I find it interesting that peoples’ accounts of their near death experiences often match their faith and belief system, suggesting the brain is programmed to provide the most comforting idea of death as the brain shuts down. As the body and brain dissolve, I believe so too does individual identity. But I repeat I’m not trying to persuade anyone to give up their faith. Only observing near death experiences give an interesting insight into what may happen at the end of the individual illusion, rather than any real insight into what happens next.

Experience as knowledge

Philosophies with a spiritual dimension often advocate spiritual experience as a route to knowledge by quietening the rational mind. Religious experience can be an important part of human experience but such experiences are not necessary to understand this view.

When I first heard of the law of conservation of energy (energy cannot be created or destroyed, it can only change form) aged 10, I applied it equally to consciousness because that was the most obvious next step. And nothing I’ve learnt since has led me to believe that is untrue. So I must emphasise this post is not the result of my having had any spiritual or religious experience – it is logical and deductive and no great moment of revelation or realisation has led me to this conclusion.

Perhaps what I’m describing is too simple to be regarded as a theory on its own? Normally anyone describing consciousness at the smallest level would be doing so from a religious or new age interpretation, so a narrative and a purpose to life would be added on. No religious experiences are required to understand this rational point. Although for many I recognize it is a considerable philosophical shift.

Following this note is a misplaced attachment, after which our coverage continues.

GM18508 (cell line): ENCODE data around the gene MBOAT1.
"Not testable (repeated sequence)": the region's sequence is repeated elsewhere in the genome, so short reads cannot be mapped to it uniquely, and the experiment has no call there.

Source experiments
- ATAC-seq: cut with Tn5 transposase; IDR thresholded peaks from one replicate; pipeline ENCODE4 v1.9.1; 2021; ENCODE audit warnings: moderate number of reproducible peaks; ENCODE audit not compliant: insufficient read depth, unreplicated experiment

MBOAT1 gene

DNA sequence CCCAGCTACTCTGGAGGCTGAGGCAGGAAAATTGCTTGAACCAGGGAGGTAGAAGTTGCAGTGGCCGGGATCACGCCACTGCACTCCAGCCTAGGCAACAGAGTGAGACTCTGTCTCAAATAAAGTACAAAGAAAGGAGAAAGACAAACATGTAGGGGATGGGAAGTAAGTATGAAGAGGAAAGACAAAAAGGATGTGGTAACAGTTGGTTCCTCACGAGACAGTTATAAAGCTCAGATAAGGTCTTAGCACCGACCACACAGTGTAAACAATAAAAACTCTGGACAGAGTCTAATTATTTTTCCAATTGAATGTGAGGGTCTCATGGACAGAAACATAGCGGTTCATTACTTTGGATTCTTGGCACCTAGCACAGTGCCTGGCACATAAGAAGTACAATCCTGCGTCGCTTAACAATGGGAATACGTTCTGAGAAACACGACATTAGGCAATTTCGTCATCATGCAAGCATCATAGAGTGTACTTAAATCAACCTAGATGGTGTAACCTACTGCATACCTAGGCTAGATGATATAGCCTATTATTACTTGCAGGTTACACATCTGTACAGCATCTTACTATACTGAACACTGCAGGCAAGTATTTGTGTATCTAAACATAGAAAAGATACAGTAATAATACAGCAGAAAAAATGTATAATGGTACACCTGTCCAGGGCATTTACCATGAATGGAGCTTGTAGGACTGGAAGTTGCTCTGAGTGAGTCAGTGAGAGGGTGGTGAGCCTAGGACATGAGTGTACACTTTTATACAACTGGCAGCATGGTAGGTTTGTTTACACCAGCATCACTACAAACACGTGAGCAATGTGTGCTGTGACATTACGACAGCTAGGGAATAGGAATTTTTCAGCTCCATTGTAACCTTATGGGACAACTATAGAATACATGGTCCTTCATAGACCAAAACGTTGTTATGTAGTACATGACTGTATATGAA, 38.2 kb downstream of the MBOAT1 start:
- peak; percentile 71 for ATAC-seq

No why of consciousness beyond evolution

Although I said I was not addressing the why of consciousness, there is one exception. Evolution gives us enough of a why.

Some may imagine my account suggests rocks, trees and mountains could have their own consciousness. That perhaps there are rock and tree spirits to be honoured as in Animism. Or that it is possible to experience the consciousness of inanimate objects like rocks and tables, something people may experience taking hallucinogenic drugs, or in cases of severe mental illness. To me such experiences are interesting but ultimately just tricks of brain chemistry and imagination. I don’t believe my hunter-gatherer brain would have much use for the ability to perceive any base consciousness in rocks and mountains as they are not potential food! (In fact there is view that our species’ ability for abstract thought developed largely from our ancestors abilities to anticipate their preys’ behaviour, by thinking as their prey did).

The mind frequently has knowledge of things it cannot directly perceive, even though those things certainly exist. So although I know a rock and a table have energy in their atoms which are holding them together and maintaining their form, I don’t have a perception of that energy when looking at a rock or a table. My brain only needs a certain level of sensory perception to keep my body functioning in the material world.